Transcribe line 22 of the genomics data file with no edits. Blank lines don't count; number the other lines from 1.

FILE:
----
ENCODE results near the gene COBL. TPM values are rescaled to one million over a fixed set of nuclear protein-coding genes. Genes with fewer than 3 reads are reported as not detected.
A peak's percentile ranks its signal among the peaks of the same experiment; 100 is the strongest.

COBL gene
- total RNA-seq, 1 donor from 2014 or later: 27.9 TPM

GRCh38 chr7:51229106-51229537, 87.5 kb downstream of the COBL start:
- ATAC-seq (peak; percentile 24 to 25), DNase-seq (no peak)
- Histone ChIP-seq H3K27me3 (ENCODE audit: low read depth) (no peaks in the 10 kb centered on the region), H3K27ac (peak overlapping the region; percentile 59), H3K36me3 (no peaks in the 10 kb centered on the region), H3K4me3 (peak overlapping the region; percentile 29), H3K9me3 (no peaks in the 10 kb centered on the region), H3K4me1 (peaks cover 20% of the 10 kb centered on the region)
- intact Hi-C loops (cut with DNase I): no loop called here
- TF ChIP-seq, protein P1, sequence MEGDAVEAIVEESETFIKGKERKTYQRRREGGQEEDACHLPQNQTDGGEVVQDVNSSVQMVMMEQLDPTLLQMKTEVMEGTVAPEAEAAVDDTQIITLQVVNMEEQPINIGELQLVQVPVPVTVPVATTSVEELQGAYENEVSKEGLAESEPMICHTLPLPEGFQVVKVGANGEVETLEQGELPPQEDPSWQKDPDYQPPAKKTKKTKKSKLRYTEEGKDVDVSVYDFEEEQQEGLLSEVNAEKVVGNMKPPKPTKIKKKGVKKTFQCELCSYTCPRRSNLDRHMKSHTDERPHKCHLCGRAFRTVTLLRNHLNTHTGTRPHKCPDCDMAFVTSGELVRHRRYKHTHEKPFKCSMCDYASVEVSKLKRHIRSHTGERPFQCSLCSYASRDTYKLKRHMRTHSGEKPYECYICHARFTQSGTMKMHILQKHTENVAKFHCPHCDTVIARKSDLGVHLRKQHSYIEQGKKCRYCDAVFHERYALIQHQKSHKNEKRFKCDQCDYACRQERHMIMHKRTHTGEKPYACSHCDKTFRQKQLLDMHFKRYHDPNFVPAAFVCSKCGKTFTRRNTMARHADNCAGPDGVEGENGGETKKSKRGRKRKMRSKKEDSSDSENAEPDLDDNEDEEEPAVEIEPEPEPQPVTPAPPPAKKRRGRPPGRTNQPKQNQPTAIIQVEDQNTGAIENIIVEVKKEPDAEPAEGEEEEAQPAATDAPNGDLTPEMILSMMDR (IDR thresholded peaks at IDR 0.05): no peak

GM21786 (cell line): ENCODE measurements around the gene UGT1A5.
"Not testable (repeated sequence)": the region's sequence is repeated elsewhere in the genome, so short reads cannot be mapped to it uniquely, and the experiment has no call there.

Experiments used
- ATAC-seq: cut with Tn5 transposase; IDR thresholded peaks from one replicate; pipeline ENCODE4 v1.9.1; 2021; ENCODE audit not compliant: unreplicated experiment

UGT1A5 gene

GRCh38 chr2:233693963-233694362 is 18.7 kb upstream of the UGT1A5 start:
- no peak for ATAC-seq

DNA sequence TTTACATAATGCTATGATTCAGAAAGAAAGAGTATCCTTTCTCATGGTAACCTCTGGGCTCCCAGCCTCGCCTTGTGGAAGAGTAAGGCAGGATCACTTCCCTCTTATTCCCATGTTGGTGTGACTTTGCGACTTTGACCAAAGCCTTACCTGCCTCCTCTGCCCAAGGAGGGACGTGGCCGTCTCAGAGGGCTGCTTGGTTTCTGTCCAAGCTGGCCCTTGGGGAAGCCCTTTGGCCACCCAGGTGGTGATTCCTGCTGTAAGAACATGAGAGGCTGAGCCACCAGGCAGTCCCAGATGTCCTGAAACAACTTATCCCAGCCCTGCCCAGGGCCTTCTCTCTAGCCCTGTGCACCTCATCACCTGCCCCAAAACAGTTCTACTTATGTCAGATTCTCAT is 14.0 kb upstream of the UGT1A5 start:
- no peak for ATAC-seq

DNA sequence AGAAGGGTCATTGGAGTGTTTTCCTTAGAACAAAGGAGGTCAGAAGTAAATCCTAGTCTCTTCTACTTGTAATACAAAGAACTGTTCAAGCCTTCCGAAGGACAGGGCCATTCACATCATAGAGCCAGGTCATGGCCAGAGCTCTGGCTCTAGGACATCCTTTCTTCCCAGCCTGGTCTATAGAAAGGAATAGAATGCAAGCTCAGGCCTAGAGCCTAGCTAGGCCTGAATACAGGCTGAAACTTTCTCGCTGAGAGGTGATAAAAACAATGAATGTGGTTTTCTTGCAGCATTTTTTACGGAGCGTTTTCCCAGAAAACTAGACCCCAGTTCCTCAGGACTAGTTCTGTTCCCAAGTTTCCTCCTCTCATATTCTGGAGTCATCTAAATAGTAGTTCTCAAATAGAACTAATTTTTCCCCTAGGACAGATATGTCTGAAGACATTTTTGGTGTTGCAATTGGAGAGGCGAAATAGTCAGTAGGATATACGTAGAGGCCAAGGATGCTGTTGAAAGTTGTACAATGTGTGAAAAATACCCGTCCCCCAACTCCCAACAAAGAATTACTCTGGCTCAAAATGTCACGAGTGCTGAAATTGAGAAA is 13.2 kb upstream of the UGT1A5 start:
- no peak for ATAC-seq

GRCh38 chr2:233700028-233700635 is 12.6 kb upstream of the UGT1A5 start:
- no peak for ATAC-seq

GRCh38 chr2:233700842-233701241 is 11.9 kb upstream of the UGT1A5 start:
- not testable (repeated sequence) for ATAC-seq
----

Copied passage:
- no peak for ATAC-seq